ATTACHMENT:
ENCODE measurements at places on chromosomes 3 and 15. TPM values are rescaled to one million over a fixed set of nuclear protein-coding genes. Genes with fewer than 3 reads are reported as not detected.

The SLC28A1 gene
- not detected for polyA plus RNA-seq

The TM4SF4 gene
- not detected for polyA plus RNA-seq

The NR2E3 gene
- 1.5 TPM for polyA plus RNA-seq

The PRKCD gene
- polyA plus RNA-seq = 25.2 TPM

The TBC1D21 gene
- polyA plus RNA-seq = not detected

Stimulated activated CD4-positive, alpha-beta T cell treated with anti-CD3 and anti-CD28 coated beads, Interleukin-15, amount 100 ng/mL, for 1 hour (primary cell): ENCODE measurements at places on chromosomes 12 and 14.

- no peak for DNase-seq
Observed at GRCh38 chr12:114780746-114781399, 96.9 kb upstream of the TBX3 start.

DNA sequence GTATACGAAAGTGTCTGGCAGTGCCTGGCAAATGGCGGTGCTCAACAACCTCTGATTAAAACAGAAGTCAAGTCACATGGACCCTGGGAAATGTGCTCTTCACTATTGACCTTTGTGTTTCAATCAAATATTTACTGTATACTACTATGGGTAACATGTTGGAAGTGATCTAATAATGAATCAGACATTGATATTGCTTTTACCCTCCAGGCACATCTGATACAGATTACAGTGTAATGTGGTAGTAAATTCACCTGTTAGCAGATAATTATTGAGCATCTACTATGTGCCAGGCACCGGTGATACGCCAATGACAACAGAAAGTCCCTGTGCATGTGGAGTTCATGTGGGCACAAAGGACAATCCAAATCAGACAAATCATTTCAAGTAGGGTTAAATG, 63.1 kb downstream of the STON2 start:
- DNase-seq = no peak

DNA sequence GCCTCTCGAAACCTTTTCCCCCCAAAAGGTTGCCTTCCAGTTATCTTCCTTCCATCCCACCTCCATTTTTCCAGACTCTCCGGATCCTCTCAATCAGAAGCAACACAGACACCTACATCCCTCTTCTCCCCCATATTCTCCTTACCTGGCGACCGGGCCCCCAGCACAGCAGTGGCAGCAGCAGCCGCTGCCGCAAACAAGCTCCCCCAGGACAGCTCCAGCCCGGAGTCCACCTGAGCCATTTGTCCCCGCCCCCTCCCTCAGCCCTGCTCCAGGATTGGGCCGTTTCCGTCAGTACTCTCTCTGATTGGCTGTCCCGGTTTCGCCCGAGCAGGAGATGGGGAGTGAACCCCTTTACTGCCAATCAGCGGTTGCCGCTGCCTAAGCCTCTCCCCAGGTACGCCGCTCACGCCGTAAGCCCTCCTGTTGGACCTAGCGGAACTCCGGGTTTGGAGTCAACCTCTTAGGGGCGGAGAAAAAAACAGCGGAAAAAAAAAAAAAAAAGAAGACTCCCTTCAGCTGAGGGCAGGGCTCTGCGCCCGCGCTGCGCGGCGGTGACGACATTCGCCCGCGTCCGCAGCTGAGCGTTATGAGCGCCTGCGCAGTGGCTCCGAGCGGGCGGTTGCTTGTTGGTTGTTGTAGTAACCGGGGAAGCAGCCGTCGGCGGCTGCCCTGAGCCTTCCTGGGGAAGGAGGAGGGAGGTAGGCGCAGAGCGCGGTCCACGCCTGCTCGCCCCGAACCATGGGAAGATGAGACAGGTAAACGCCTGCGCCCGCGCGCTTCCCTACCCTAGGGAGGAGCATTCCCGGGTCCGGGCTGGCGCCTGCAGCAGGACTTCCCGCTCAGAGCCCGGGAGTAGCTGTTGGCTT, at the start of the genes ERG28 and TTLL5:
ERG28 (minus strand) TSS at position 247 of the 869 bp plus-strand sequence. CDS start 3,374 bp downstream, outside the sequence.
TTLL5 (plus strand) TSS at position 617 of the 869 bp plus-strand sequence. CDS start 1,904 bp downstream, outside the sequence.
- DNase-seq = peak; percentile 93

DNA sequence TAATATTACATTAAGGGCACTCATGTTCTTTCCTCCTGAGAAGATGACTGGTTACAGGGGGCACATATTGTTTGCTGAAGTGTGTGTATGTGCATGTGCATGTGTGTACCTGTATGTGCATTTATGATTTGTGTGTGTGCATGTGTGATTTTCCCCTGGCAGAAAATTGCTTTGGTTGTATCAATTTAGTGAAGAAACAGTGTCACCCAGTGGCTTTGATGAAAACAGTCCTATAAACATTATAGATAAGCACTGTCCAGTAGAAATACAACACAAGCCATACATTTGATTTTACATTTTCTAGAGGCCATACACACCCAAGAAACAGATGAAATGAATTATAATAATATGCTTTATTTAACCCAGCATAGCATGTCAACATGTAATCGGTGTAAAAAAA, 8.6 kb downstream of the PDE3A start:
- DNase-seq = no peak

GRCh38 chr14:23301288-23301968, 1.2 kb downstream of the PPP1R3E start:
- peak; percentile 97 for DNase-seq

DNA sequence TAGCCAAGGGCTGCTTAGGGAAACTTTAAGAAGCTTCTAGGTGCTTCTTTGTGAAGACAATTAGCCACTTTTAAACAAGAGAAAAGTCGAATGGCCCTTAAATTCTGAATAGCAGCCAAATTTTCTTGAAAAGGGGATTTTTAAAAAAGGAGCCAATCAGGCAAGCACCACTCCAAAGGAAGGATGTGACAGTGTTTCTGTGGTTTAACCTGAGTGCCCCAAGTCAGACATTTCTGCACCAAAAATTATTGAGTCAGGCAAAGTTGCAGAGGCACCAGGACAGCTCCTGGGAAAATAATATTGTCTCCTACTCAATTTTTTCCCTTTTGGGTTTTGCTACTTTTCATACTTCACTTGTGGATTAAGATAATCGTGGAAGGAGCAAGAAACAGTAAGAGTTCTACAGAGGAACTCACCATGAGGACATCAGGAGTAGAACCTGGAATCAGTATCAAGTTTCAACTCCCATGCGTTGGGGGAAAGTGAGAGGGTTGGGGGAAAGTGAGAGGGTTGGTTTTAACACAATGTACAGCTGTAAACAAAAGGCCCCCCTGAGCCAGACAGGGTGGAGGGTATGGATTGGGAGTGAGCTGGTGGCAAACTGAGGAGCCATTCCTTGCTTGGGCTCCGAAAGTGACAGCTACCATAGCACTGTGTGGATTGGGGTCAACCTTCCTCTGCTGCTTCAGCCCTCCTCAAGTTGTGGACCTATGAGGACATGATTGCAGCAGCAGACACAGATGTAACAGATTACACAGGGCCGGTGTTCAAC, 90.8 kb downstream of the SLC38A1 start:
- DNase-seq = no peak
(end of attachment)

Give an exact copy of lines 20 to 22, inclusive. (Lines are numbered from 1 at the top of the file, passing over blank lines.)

- DNase-seq = peak; percentile 93

DNA sequence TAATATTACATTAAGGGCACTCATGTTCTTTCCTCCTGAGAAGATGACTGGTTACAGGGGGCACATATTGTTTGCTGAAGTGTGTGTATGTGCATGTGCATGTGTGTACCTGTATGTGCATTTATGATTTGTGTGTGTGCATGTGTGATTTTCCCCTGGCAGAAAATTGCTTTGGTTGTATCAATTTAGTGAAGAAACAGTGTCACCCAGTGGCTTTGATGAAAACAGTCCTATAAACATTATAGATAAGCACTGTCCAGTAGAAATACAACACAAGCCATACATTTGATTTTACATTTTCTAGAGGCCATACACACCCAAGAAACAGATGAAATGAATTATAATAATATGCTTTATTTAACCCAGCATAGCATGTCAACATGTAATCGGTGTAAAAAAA, 8.6 kb downstream of the PDE3A start:
- DNase-seq = no peak